OECD Territorial Reviews: Antofagasta, Chile 2013

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Chile has been very successful in turning its natural resource endowments into a generator of growth and modernisation. However, its mining regions, including Antofagasta, face the challenge of developing a critically important primary sector in a manner that contributes to both economic growth and broader measures of well-being. Antofagasta's long term sustainability goals include a more diversified economic base, supported by a city that is lived in for its high quality of life and the opportunities it offers. To achive this, it will need to make the most of its natural endowments, improve the city's physical attractiveness and ensure better urban policy outcomes. It will also require regional and local actors to act in a strategic and innovative manner. This study focuses on economic diversification, urbanism and governance in the city of Antofagasta. Consideration is given to: economic and socio-economic trends such as those associated with labour markets and skills, as well as quality of life factors; opportunities for specialisation, diversification and innovation within and beyond the mining cluster, including throught its port network; urban policy challenges especially in land use, waste management, environment and public transport; and to the role of public governance in helping the city realise its economic and quality of life objectives.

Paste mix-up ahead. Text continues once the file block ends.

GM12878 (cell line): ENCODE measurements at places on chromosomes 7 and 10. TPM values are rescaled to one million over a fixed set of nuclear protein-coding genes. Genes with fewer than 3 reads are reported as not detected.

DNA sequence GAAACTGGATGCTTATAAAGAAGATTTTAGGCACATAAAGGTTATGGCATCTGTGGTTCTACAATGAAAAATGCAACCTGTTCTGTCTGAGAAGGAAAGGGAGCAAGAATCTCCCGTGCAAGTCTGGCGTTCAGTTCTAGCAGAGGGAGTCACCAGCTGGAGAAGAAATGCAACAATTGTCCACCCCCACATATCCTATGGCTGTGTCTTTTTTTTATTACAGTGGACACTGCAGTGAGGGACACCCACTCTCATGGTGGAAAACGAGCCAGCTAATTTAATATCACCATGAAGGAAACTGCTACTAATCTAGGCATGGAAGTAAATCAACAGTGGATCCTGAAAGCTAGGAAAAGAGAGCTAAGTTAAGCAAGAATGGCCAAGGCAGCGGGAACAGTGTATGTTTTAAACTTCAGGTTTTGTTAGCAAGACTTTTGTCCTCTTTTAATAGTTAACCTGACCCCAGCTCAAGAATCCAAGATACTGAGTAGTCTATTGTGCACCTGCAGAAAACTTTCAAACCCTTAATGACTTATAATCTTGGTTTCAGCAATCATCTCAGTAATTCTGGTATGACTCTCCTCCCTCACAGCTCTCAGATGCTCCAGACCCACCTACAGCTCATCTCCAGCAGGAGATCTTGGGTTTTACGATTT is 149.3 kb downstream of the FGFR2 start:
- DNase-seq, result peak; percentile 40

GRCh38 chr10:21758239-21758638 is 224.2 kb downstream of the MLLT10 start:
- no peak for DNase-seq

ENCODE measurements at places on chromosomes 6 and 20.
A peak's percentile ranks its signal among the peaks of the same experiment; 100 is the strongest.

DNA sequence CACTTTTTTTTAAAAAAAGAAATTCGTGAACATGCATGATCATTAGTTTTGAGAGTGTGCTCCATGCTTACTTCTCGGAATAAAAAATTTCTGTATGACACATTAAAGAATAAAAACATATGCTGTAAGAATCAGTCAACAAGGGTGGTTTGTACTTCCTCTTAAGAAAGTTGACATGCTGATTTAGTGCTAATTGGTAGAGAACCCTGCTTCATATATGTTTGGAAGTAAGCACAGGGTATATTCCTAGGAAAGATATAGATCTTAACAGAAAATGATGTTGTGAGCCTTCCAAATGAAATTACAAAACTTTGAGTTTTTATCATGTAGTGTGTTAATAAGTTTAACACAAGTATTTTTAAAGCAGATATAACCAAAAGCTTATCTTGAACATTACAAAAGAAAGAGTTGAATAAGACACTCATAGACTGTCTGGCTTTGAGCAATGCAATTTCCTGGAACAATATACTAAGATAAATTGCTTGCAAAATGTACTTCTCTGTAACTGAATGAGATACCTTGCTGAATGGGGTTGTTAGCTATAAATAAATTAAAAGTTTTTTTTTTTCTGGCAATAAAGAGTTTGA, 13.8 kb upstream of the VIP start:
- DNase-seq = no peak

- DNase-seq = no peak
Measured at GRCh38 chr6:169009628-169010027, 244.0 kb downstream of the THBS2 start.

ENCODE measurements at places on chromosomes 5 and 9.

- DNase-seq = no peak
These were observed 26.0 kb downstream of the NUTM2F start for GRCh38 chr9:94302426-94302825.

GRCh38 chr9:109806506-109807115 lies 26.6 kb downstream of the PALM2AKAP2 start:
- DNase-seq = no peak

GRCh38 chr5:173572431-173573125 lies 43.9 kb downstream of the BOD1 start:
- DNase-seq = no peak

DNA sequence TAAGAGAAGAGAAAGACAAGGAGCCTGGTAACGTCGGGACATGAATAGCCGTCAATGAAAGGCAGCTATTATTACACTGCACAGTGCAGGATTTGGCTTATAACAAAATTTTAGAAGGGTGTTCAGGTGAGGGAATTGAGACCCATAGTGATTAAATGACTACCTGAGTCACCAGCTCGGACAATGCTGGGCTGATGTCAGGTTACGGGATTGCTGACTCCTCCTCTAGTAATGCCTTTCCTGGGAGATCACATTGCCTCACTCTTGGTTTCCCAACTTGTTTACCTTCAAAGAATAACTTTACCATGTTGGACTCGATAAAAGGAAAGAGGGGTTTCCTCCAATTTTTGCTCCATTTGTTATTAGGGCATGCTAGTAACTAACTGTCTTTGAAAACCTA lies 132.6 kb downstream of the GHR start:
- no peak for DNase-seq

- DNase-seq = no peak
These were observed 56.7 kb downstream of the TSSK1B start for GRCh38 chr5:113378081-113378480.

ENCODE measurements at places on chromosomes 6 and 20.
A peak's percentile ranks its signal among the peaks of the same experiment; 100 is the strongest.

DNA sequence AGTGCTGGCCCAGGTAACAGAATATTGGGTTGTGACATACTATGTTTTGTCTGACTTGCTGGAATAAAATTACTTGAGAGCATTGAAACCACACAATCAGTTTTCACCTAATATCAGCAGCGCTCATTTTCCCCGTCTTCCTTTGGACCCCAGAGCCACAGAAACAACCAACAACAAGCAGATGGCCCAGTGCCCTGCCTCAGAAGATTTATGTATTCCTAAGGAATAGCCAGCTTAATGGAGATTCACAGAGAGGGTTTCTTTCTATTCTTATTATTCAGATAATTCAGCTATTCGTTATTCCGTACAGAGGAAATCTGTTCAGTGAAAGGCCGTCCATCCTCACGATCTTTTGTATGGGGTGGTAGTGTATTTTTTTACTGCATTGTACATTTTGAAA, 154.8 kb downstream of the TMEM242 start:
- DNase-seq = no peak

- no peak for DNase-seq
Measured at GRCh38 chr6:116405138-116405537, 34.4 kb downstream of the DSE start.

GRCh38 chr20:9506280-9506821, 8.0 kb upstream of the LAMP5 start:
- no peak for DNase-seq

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Assessment and recommendations

Natural resource-intensive economies – often defined as economies in which natural resources account for more than 10% of gross domestic product (GDP) and 40% of exports – face some unique competitive advantages, a number of often debated disadvantages and some risks that do not typically confront regions where the primary sector is less prominent. They are a strong source of export revenue and are quite often somewhat sheltered from international competition, as competitiveness is based chiefly on having the relevant deposits. The widely cited disadvantages associated with such regions include exposure to volatile international commodity prices, potential limits on increased production, and potentially low entrepreneurial and innovative activity. These problems are linked to other risks, particularly so-called “Dutch disease” pressures, which can undermine the development of non-resources tradables, political economy concerns about the impact of resource dependence on institutions, and the potential generation of greater regional inequality. Taken together, these factors are believed by many to result in lower long-term growth.


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